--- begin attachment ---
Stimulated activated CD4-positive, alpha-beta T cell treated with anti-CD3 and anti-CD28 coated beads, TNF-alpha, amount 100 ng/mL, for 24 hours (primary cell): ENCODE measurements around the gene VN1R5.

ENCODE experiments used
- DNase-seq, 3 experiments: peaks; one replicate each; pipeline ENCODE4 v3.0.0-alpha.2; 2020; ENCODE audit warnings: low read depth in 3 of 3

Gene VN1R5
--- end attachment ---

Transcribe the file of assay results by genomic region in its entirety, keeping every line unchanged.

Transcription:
Stimulated activated CD4-positive, alpha-beta T cell treated with anti-CD3 and anti-CD28 coated beads, TNF-alpha, amount 100 ng/mL, for 24 hours (primary cell): ENCODE measurements around the gene VN1R5.

ENCODE experiments used
- DNase-seq, 3 experiments: peaks; one replicate each; pipeline ENCODE4 v3.0.0-alpha.2; 2020; ENCODE audit warnings: low read depth in 3 of 3

Gene VN1R5